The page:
Advantages of iOS Over Android (if any!)

  morddwyd 20:25 13 Sep 2017

Ny smartphone is showing its age and I am looking at replacements. I had pretty much settled on the Galaxy Note 8, but the new iPhone X has piqued my interest.

Does iOS have any advantages or otherwise over Android in smartphone?

  wee eddie 21:32 13 Sep 2017

Yes. It will be very beneficial to the Shareholders of your Finance Company

  morddwyd 22:53 13 Sep 2017

I don't think £100 is going to increase the dividend much, even if I had a finance company, which I don't

  martd7 00:35 14 Sep 2017

Do you mean £1000,thats how much the iphone x is

  Menzie 00:39 14 Sep 2017

In the case of Android versus Apple when it comes to the flagships price isn't really different any more.

I use Android (Motorola G4 Plus) and the other half has an iPhone 6.

So far I've found that Apple does the following well:

Apple Care - When she had an issue with her phone she simply went into Apple and they sorted it so their support appears quite good on current devices.

OS Updates - Speaking of support... Apple releases updates for the previous model for a decent amount of time. Sure the newer OS may run slower on older handsets but at least you are safe in the knowledge that you have all the latest security updates.

Walled Garden - This is good and bad; the good is that malicious apps have a harder time going through. Google uses a system for this app approval where no human interaction is done. This is quick but as seen in the past nasties can slip through.

Accessory availability - You're guaranteed to find accessories everywhere and I mean everywhere. If your local Poundland starts carrying Phone cases I guarantee they are for the iPhone. Buy a new home stereo or automobile and some come with actual Apple docks.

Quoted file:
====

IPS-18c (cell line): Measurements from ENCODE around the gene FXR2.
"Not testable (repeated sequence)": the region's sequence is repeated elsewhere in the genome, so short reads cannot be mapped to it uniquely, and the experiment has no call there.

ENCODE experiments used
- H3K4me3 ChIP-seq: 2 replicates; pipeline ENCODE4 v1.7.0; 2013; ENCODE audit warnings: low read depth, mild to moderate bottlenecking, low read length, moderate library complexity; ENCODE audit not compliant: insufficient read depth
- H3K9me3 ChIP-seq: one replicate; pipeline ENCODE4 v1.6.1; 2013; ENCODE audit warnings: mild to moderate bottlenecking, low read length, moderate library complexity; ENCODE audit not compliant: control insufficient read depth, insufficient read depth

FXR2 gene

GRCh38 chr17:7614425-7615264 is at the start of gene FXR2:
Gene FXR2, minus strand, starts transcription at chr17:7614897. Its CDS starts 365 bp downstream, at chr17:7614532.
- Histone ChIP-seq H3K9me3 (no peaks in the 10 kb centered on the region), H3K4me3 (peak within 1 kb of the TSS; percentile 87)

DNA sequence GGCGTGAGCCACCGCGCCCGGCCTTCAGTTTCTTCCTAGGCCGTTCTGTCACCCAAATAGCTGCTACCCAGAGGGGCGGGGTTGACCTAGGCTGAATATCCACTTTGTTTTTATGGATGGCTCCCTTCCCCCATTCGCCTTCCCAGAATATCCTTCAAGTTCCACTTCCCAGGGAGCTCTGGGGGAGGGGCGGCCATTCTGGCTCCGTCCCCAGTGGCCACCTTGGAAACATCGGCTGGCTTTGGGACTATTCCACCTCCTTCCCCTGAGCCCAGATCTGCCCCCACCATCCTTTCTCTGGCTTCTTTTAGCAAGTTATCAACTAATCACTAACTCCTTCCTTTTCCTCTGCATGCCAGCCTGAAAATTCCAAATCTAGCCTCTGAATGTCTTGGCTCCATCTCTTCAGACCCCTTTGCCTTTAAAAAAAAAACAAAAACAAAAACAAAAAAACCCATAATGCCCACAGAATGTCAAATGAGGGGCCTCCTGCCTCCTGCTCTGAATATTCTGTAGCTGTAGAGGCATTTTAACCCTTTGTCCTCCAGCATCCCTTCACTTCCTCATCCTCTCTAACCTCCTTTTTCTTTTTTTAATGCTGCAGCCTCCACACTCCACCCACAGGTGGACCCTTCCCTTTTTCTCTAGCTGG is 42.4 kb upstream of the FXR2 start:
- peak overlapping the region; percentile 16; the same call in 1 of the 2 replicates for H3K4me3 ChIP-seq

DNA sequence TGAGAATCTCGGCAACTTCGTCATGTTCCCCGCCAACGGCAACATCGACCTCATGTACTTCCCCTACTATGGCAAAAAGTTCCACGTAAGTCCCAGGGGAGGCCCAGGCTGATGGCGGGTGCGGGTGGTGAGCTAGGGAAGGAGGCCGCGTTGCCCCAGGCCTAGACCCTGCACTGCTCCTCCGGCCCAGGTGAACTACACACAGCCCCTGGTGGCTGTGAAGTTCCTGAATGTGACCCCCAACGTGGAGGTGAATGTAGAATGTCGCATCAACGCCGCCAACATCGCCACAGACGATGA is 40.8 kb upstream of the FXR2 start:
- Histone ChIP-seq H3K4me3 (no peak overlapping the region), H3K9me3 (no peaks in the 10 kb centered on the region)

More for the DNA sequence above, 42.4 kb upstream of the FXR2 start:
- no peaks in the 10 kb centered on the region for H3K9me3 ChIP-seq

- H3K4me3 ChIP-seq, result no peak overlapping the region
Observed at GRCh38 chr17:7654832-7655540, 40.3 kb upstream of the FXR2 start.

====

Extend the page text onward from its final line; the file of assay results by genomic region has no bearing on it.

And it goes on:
Now for Android:

You can get apps from anywhere - Your phone too old for the latest version of Android app and you've just done a clean install? Simply download it from a trusty source, side load and carry on.

More choice - You have a wide range of handsets at various prices to suit any budget.

Some Standout features - Okay so this may be considered spying and you can turn it off. Order something online and your phone automatically tracks it's progress. Park your vehicle somewhere and your phone remembers where you parked. These are just some of the things my phone takes care of without me asking.

Both do things very well, I'd say take a trip out to a local phone store, have a play with both and see which one your prefer.

  morddwyd 12:06 14 Sep 2017

wee eddie

No, the figure is £100. The Note 8 is around £900, and I am already pretty committed to that and funding is in place.

The X is £1000, so the choice comes down to is iOS 10 worth an extra £100.


Thank you for your comprehensive reply, almost a direct "hands on" comparison!

I am already familiar with Android, of course, having been with it since Froyo days.

Your points are well taken, particularly updates. Samsung in particular are notoriously slow at O/S updates, and also pre-load their devices with large amounts of dross.